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8attlet0ads

Few questions about NYCTA trains and stuff

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always had these questions in my mind: have you personally ever seen a nyc train overshoot a station? does this happen often?

2. why dont we ever hear about train derailments and crashes? i'm pretty sure it happens, ive only seen like one news report on youtube of a nyc train derailment

3.how the hell do the trains brake so damn fast??? this is similar to my first questions, I dont know how these trains never overshoot the stations!!

and yeah I guess thats all I gotta ask for now

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You double posted.

 

1. Overshooting a station does not usually ever happen. The T/O can get in trouble for that.

2. Derailments don't happen because T/O cannot drive the train like and idiot.

3. Brakes are strong on subway trains.

 

T/O = Train Operator.

Edited by jimmy7train

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always had these questions in my mind: have you personally ever seen a nyc train overshoot a station? does this happen often?

It happens every once in a while, but T/Os are generally very good at their jobs and skilled at operating trains.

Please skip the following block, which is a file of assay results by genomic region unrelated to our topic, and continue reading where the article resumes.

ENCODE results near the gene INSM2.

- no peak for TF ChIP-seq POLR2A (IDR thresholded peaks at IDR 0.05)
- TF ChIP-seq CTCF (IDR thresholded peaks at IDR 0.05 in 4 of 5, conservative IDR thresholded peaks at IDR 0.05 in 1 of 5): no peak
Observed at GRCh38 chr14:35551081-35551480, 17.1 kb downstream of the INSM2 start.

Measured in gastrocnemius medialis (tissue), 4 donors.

2. why dont we ever hear about train derailments and crashes? i'm pretty sure it happens, ive only seen like one news report on youtube of a nyc train derailment

It's very rare. Derailments used to be more common in the 1970s-80s when maintenance was really bad and tracks were in worse condition. The signal system is designed to keep trains from crashing into each other, which you can learn about here:

http://nycsubway.org/articles/signals.html

3.how the hell do the trains brake so damn fast??? this is similar to my first questions, I dont know how these trains never overshoot the stations!!

Well, they have powerful brakes and T/Os know how early they need to apply them to stop at the end of the platform.

and yeah I guess thats all I gotta ask for now

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You double posted.

 

1. Overshooting a station does not usually ever happen. The T/O can get in trouble for that.

2. Derailments don't happen because T/O cannot drive the train like and idiot.

3. Brakes are strong on subway trains.

 

T/O = Train Operator.

 

1. This is slightly true. Though you'd probably get undershooting more then overshooting. Overshooting is very slim as anyone here would say.

2. Saying derailments never happening is like saying cars never crash. Derailments aren't always the T/O's fault, it could be mechanical; like the DeKalb derailment.

3. It's not that their brakes are strong. From what I think, there's brakes on each car so braking is easier for the train rather then having brakes on one car.

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1. This is slightly true. Though you'd probably get undershooting more then overshooting.

Overshooting is very slim as anyone here would say.